Ever been behind someone walking or in traffic and they can’t decide which way to go, so they just stop. There is no way around them. Now their indecisiveness has just impacted your world. Yikes! You think, “Dude (or dudette), just make a choice! Pick a lane! This is not life or death.” Whether a choice is simple or life-changing, you have to go through a decision process. What is your process?
While walking through the airport as I was heading back from speaking in Portland, OR, someone did just that, stopped in front of me, and there was no way around them. I was in no hurry, but I still had a tiny little thought: “Please, just pick a lane.” That little moment gave me the idea for writing this article. There was a bottleneck of people behind Mr. Indecisive. Our progress through the airport came to a screeching stop.
More importantly, it also gave me an “aha.” I realized the same thing happens in our lives. We create a backup. When we “waffle” on a decision, we often miss opportunities and delay our own progress. Our “waffling” actually often creates new issues that would not have come up if we had just made a decision! We worry so much about making a bad decision that we do worse; we make no decision. That has consequences, too.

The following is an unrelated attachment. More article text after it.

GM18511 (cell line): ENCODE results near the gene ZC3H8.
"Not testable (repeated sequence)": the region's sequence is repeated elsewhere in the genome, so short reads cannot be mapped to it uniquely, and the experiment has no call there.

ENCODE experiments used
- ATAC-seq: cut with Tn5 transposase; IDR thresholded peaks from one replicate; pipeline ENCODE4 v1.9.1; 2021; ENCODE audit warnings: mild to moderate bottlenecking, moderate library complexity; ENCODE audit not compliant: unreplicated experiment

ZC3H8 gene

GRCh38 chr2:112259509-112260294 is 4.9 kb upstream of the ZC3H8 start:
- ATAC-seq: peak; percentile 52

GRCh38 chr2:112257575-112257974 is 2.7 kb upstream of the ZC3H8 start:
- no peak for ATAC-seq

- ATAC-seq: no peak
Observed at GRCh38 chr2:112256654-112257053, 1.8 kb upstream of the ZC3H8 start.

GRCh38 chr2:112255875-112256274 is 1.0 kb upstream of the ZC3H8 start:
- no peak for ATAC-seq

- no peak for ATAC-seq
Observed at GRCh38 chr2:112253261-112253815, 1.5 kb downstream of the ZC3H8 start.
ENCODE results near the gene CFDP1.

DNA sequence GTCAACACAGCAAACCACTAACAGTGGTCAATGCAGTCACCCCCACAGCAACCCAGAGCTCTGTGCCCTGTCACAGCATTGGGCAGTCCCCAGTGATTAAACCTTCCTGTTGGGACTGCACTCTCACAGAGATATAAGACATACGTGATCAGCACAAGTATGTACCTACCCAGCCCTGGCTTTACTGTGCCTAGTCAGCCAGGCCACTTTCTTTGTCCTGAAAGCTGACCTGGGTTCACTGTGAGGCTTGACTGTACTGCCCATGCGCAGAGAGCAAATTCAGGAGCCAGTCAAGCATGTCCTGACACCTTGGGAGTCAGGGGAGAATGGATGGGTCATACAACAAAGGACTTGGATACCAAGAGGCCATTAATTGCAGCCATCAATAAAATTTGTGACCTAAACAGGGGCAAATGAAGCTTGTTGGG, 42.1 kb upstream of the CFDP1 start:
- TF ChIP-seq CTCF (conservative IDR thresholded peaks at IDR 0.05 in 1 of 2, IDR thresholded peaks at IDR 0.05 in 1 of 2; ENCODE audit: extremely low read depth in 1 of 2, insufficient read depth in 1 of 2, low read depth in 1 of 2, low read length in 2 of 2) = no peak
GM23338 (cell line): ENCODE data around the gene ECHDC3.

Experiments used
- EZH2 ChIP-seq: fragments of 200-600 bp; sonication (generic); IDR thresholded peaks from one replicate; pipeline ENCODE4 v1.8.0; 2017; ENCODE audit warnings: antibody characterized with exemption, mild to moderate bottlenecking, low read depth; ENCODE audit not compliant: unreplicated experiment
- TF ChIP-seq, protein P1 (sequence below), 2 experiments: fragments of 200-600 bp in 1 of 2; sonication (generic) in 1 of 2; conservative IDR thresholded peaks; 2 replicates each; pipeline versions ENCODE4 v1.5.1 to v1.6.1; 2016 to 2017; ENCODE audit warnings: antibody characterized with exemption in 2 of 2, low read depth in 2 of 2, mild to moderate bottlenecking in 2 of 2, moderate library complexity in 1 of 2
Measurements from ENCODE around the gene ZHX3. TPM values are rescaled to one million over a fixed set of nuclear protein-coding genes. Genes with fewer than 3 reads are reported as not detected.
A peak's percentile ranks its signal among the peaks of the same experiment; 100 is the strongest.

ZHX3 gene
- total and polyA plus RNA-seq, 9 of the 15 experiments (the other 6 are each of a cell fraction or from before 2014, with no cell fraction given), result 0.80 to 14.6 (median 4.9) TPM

Friends and colleagues who know how I run my business see me as very decisive. This is not always true and especially not in my personal life. I know I could use some help in making better decisions faster. Ed Tate had told me about a book by Chip and Dan Heath titled Decisive. After my “aha” in the airport, I quickly made a decision: I needed to get the book. It was a simple, fast decision.